Blood, paint or ketchup are complex liquids composed of several different components. For the construction of pumps, or the improvement of technical processes scientists and engineers need description models. They make the special properties of such liquids predictable. Researchers at the Technische Universität München (TUM) and the Federal Institute of Technology Zurich (ETHZ) have developed such a model. In the current issue of the prestigious journal "Physical Review Letters" they present it.

  • Electron excitation influences crystal structure

    Turbulence in a crystal

    An ultraviolet light pulse hits the titanium dioxide crystal. The laser pulse induces a redistribution of weakly bound electrons, which leads to a shift of the equilibrium position of the atoms in the crystal lattice.

    When an intense ultrashort light pulse hits a crystal, it sets its atomic structure in motion. A team of scientists from the Max Planck Institute of Quantum Optics (MPQ), the Technischen Universität München (TUM), the Fritz-Haber Institute in Berlin (FHI) and the Universität Kassel can now observe how the configuration of electrons and atoms in titanium dioxide, a semiconductor, changes under the impact of an ultraviolet laser pulse, confirming that even subtle changes in the electron distribution caused by the excitation can have a considerable impact on the whole crystal structure.

  • Study reveals new avenues

    Improving climate protection in agriculture

    Conventional farming produces more greenhouse gas emissions than organic farming, however, it achieves higher yields.

    Agriculture is responsible for around ten to twelve percent of all greenhouse gases attributable to human activities. This raises the question of how these emissions could be reduced. A recent study has investigated – for the first time – the full range of factors that contribute to greenhouse gas emissions, namely soil and climate conditions, the agricultural model and the farming intensity on both organic and conventional holdings. The study has enabled scientists to develop a new model that will allow agricultural landholders to determine and improve their climate balance.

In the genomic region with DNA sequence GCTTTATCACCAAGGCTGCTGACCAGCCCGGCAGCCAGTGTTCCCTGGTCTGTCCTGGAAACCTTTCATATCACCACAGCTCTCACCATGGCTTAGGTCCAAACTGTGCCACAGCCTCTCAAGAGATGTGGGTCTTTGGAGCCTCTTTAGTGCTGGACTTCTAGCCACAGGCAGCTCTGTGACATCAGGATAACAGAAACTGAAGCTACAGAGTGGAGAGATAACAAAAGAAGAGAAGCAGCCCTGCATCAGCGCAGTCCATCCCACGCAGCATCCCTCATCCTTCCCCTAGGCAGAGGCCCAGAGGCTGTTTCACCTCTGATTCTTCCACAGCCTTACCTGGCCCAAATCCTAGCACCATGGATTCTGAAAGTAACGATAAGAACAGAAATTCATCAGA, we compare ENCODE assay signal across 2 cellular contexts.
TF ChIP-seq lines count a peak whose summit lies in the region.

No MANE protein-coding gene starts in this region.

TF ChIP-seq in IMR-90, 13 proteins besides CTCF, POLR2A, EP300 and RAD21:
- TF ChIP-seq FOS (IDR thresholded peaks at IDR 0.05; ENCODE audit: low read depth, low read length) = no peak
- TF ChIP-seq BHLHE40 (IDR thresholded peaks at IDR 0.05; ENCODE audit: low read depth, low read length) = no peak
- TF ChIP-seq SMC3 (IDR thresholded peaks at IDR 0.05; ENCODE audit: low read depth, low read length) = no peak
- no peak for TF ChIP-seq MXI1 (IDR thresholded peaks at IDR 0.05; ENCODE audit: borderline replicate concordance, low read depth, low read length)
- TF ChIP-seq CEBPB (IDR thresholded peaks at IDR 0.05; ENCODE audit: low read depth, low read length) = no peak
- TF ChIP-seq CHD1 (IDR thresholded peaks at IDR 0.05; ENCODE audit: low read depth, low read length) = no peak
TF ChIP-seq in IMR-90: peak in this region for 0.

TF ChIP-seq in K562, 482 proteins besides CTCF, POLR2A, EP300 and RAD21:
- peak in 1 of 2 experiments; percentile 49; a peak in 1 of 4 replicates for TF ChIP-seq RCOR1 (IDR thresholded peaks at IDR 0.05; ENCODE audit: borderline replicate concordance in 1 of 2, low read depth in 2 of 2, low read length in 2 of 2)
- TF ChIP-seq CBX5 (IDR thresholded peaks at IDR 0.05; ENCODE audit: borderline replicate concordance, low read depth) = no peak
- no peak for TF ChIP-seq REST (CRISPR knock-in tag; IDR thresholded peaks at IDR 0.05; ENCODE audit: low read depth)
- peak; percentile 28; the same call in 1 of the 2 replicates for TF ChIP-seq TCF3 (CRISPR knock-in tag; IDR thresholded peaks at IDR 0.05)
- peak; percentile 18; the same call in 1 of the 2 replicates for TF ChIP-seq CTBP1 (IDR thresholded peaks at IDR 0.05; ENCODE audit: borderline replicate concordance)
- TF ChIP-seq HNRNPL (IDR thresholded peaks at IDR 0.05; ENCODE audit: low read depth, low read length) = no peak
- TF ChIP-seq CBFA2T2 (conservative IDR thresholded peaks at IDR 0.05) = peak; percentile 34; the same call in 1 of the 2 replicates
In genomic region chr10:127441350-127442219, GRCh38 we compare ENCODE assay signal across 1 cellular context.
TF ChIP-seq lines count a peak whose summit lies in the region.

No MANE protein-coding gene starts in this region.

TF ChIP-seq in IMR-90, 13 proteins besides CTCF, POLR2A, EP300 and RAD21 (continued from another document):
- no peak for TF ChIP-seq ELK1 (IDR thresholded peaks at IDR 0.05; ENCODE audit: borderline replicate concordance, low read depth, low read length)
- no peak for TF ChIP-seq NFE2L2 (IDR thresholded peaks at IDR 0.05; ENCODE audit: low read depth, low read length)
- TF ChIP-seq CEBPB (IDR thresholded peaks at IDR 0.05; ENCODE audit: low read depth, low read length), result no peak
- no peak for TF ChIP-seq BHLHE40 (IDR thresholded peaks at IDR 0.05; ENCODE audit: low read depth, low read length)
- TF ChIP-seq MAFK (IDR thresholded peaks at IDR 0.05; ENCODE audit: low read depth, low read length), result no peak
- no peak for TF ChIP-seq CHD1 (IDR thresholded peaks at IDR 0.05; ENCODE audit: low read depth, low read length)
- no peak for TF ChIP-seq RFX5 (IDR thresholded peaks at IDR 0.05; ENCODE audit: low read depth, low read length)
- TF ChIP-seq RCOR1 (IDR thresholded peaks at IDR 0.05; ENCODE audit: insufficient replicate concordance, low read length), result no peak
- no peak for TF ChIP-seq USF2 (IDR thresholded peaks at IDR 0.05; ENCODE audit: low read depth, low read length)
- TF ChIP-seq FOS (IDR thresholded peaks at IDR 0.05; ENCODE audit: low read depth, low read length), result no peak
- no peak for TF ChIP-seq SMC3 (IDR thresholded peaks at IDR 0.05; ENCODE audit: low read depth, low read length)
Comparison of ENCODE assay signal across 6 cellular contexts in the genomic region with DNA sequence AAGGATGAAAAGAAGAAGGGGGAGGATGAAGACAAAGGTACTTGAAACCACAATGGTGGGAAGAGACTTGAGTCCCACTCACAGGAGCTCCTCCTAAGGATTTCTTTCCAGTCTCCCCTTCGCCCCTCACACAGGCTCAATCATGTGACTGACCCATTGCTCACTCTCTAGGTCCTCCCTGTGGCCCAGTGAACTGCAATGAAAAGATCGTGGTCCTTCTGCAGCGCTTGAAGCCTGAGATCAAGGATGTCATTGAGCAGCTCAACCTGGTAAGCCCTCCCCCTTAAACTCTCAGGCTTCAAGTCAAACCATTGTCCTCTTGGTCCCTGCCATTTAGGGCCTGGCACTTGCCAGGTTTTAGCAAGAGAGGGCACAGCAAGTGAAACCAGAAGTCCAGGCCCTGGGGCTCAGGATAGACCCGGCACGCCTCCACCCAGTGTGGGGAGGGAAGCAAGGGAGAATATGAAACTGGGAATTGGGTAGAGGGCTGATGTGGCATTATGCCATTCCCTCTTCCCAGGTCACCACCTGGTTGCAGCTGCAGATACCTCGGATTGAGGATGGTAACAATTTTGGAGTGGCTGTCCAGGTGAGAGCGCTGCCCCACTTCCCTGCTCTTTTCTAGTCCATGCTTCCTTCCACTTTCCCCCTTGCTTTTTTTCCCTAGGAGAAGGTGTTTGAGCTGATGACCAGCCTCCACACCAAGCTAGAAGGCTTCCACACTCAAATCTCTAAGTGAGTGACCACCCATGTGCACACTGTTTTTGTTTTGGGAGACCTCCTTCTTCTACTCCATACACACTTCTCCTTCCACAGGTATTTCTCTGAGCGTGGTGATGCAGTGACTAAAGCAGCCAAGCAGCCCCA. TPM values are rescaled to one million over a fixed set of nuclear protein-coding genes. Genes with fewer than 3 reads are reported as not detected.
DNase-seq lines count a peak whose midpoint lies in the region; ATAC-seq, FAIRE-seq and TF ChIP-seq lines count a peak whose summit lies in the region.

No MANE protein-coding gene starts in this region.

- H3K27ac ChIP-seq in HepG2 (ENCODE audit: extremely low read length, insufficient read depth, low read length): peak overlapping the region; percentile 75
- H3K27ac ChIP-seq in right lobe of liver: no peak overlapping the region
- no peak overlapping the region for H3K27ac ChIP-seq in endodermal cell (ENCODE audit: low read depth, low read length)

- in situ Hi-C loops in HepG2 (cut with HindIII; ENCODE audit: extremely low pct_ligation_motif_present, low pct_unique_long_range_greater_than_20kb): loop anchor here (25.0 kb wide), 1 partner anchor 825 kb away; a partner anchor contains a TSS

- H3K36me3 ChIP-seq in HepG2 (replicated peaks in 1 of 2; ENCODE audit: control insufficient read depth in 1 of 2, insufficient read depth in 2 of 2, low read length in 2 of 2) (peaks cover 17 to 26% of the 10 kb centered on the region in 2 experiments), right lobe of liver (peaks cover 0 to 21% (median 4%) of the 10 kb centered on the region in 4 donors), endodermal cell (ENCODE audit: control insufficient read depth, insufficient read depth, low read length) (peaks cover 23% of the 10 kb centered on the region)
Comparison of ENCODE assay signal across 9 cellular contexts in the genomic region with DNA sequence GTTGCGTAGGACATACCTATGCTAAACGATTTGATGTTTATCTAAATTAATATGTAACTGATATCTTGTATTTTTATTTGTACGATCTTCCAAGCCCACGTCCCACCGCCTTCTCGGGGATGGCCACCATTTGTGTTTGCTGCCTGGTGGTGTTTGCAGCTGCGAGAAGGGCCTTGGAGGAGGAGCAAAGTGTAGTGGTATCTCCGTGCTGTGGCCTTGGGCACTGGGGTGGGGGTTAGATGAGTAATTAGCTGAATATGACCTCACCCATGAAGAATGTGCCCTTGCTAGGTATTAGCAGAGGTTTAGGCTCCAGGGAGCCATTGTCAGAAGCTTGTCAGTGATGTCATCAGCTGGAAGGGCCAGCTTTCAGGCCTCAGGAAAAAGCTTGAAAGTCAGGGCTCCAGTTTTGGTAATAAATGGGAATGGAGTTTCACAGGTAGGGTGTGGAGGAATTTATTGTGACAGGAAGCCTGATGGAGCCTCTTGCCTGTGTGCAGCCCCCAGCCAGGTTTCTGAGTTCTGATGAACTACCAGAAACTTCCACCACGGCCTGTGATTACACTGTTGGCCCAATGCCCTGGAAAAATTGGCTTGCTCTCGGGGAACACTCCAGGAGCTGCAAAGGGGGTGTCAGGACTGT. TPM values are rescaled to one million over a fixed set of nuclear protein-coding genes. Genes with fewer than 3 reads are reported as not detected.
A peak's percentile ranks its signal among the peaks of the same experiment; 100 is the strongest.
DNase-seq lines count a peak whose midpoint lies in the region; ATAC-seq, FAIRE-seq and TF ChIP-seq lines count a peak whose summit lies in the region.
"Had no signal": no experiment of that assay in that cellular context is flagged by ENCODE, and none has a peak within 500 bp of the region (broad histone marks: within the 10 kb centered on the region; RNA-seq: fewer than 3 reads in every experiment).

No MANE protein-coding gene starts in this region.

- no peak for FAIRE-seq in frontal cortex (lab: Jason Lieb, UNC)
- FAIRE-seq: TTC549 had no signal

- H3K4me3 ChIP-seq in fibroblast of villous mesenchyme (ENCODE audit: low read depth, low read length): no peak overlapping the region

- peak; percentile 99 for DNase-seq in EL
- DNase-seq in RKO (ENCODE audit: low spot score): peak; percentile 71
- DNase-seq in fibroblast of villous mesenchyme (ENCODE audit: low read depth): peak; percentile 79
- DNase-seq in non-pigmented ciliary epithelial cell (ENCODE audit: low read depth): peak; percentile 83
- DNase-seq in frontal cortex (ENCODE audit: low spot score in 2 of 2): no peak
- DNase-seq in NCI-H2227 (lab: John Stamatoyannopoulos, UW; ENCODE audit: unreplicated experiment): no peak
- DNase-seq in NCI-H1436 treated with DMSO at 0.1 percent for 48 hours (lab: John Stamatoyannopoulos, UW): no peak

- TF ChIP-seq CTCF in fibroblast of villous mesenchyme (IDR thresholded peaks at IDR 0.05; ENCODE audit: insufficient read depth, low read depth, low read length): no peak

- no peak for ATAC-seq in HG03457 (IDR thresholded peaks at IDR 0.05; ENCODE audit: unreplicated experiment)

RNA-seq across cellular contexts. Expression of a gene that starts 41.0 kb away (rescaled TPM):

• TUM and Helmholtz Centers establish Heinz Maier-Leibnitz Zentrum

    New center for neutron research in Germany

    Prof. Richter, Forschungszentrum Juelich  (left) and Prof. Petry, Scientific Director of the FRM II (right) unveiling the new logo of the Heinz Maier-Leibnitz Zentrum - Photo: Ina Lommatzsch / TUM

    The German neutron research, concentrated at the Research Neutron Source Heinz Maier-Leibnitz (FRM II) in Garching, received its own name: Heinz Maier-Leibnitz Zentrum. Thus, the successful cooperation between the Technische Universität München (TUM), the Forschungszentrum Juelich and the Helmholtz-Zentrum Geesthacht – Center for Materials and Coastal Research (HZG) enters a new stage. Today, the inaugural ceremony was held in Garching.

  • Supervisory Board endorses incumbent head

    Wolfgang A. Herrmann re-elected as TUM President

    President Wolfgang A. Herrmann aims to reinforce TUM's international expansion.

    Wolfgang A. Herrmann will remain at the helm of Technische Universität München (TUM) for six more years. In a secret ballot, the Supervisory Board unanimously re-elected the incumbent President today. Herrmann is the longest-serving President of a German university, having led TUM for 17 years. The numerous reforms introduced during his tenure have made TUM what it is today: an outstanding international university with an entrepreneurial spirit. The highlights of Herrman’s term of office include TUM’s recognition as a “University of Excellence” in 2006 and 2012.

Contact

Corporate Communications Center
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Arcisstr. 21
D-80333 Munich
Tel. +49 89 289 22778
Fax +49 89 289 23388
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Further Information

Contact

Corporate Communications Center
Technical University of Munich
Arcisstr. 21
D-80333 Munich
Tel. +49 89 289 22778
Fax +49 89 289 23388
presse@tum.de

www.tum.de/presse